Photosynthesis, the process by which some organisms convert sunlight into chemical energy, is well known. But, it is a complex phenomenon, which involves a myriad of proteins. Now, scientists have uncover the location and functions of a new type of chlorophyll molecule for the first time.
A new study has identified a family of genes in cyanobacteria that help control carbon dioxide fixation. The discovery furthers our basic knowledge of photosynthesis. It also opens new doors to design systems for sustainable biotech production.
Another fantastic year of discovery is over – read on for our 2016 plant science top picks!
A Zostera marina meadow in the Archipelago Sea, southwest Finland. Image credit: Christoffer Boström (Olsen et al., 2016. Nature).
The year began with the publication of the fascinating eelgrass (Zostera marina) genome by an international team of researchers. This marine monocot descended from land-dwelling ancestors, but went through a dramatic adaptation to life in the ocean, in what the lead author Professor Jeanine Olsen described as, “arguably the most extreme adaptation a terrestrial… species can undergo”.
One of the most interesting revelations was that eelgrass cannot make stomatal pores because it has completely lost the genes responsible for regulating their development. It also ditched genes involved in perceiving UV light, which does not penetrate well through its deep water habitat.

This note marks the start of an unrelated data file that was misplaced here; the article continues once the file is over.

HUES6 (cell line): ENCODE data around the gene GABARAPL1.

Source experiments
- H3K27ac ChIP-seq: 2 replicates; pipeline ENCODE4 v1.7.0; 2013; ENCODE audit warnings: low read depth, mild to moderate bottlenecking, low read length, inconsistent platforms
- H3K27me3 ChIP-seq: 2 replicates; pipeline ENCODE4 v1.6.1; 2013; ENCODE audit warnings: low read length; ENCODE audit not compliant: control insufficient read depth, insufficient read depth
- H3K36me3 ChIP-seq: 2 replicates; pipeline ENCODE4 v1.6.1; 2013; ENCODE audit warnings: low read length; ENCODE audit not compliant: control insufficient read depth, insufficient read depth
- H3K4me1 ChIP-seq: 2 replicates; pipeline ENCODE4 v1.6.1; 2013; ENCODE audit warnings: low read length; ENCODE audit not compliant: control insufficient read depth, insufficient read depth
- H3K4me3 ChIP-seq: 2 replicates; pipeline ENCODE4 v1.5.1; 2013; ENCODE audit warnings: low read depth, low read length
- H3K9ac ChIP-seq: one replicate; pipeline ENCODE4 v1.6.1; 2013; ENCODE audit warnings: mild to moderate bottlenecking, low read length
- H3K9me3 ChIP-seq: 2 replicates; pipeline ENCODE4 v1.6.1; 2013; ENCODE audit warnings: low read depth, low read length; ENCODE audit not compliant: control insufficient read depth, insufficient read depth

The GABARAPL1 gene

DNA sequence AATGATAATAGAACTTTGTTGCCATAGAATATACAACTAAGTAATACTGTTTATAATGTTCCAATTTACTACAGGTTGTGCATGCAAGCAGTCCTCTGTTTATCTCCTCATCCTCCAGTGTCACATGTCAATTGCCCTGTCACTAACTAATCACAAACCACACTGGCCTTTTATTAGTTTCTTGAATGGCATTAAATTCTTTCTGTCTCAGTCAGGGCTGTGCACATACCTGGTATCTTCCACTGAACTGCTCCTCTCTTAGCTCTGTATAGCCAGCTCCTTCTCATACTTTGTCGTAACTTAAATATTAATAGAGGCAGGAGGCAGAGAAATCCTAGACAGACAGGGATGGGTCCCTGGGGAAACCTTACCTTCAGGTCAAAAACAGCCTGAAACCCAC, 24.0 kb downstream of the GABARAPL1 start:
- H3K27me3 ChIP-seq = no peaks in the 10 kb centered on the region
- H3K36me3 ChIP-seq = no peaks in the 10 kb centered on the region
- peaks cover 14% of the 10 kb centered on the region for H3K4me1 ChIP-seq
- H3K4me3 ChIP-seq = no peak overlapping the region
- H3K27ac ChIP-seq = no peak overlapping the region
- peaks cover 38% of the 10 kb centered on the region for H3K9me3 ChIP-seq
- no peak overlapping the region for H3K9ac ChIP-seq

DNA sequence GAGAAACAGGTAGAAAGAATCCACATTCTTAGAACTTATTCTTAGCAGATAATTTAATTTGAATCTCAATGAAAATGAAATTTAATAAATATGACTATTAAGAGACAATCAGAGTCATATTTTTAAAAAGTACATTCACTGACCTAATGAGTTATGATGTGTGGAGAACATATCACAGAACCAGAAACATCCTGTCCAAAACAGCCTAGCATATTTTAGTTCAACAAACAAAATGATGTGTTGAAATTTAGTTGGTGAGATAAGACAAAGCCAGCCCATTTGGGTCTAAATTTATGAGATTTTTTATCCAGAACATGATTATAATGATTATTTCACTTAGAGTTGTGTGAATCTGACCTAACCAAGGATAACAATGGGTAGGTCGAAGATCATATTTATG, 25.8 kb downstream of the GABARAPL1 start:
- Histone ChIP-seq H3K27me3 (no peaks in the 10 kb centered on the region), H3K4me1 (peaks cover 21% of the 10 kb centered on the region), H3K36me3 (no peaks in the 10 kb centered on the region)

Plants are known to form new organs throughout their lifecycle, but it was not previously clear how they organized their cell development to form the right shapes. In February, researchers in Germany used an exciting new type of high-resolution fluorescence microscope to observe every individual cell in a developing lateral root, following the complex arrangement of their cell division over time.
Using this new four-dimensional cell lineage map of lateral root development in combination with computer modelling, the team revealed that, while the contribution of each cell is not pre-determined, the cells self-organize to regulate the overall development of the root in a predictable manner.
Watch the mesmerizing cell division in lateral root development in the video below, which accompanied the paper: